Omitting That Nasty Air
We’ve said it before, but we’ll say it once again: Motorcoaches are pretty much bomb dot com when it comes to being a green transportation leader. For starters, our coaches can have 57 passengers on board. Break for a moment and imagine if each of those 57 passengers were riding their own individual car. Off the bat, what are the ramifications of that?
* 57 added cars, which creates …
* More busy roadways and
* Risen air pollution, because of the added exhaust.
Among the finest ways to set off change is making a problem glaringly obvious, something that everyone can see plainly. And one of the complications of transportation pollution is that, unless you’re staying in a place with crazy population numbers or you’re dealing with inversion that traps all that nasty air in the wintertime, it’s kind of easy to understand how one can forget everything that’s being emitted into the air from individual cars, every day.
Hey, sometimes you get just a glimpse. Let’s list some other examples to work as analogies for a minute.
Have you ever worked in a super negative work environment? You’re aware that the company culture isn’t very well balanced, people talk behind each other’s backs, and there’s a lot of micromanagement happening. You don’t fully realize how detrimental it was until you get a new job and see the contrast.
Or, maybe you lived in a toxic relationship for many years. You never intended to hurt one another, and you value the friendship that you have. And you know that there are complications and problems, but you think that’s just how life goes. Something happens, and you’re suddenly on the outside of that relationship, and you realize just how distressing and detrimental it was.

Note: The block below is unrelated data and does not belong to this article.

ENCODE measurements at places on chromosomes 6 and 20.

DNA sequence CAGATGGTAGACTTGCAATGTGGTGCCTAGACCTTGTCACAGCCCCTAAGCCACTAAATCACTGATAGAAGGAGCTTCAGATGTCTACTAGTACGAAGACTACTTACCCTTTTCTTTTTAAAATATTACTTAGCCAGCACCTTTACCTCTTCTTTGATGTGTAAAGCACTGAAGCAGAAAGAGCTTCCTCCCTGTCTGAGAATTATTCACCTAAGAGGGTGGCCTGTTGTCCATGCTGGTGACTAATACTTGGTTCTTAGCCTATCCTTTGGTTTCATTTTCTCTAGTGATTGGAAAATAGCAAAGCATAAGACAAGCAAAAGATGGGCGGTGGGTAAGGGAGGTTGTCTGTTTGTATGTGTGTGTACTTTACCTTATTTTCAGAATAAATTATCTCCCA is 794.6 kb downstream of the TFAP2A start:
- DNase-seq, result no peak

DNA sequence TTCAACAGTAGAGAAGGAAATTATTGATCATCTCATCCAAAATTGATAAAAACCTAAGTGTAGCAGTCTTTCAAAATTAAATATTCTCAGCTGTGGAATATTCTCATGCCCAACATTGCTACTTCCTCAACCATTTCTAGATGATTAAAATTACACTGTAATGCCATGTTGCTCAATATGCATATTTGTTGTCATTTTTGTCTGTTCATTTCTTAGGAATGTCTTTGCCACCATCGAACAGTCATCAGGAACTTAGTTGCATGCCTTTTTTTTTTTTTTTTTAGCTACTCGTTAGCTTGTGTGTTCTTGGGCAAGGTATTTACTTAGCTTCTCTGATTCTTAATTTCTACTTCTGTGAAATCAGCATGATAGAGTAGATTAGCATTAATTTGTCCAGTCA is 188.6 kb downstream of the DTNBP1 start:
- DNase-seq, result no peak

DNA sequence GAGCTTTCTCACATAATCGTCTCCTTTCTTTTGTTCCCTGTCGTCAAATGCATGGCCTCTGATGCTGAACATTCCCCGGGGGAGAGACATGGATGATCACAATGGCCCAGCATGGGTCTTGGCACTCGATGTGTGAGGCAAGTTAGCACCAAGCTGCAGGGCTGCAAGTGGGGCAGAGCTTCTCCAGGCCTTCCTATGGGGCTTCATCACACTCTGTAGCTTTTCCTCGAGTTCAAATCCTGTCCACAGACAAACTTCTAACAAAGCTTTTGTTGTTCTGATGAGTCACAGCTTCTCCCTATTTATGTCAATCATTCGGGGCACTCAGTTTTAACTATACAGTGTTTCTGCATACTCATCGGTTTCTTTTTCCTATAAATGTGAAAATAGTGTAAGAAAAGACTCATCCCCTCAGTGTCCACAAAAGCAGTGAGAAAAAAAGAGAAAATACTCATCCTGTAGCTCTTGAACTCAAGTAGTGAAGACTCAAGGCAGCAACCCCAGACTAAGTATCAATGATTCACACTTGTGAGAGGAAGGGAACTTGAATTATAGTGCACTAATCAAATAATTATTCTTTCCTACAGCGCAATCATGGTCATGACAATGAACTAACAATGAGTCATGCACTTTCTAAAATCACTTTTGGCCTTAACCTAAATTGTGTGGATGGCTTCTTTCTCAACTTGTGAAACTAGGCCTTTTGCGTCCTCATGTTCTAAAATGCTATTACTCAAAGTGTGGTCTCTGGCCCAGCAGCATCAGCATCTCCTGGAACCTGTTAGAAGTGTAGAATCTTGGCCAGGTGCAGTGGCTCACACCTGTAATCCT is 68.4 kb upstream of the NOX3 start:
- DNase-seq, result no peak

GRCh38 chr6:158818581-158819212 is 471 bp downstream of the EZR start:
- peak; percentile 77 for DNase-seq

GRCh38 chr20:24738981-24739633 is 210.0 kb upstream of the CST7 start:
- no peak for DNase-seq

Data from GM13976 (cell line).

Ever been stuck in a weather cycle of rain for days and days? Initially, you might take pleasure in that warm fire and some bowls of tasty soup. But then, it starts to drag on and on. You know it’s gray and cool outside, but you end up just getting used to it. And then, eventually, the sun opts to show her face again. And when you plant yourself out in the warm sunshine, and find that you need your sunglasses due to how bright it is out there, you’re surprised by it.
From a distance, they appear to be something beautiful, even captivating. You zoom in, and it’s a collage of disturbing images that you ‘d never want to look at in a million years.
Similarly, we are sometimes nurtured from the pollution we’re putting in the air each day as we drive vehicles. But hey, have a week or two of nasty cold temps in a valley surrounded by mountains in the wintertime, and the smog can’t hide. Suddenly, you’re super familiar with all the junk that’s in the air, something you don’t see most of the time, and you don’t want those poisons in your lungs.
Here’s the thing. Just like staring at that painting and not noticing what you’re actually looking at, or being in a toxic surroundings and it being normal (you can’t “see” the harm), air pollution is the same. Even when you can’t see it, it’s still taking effect, and it’s affecting the world we live in today and the generations that lie ahead.
If you want to make an environmentally-friendly transportation choice, think about GoingMotorcoach. It’s a lot better to have emission from one vehicle than from 57?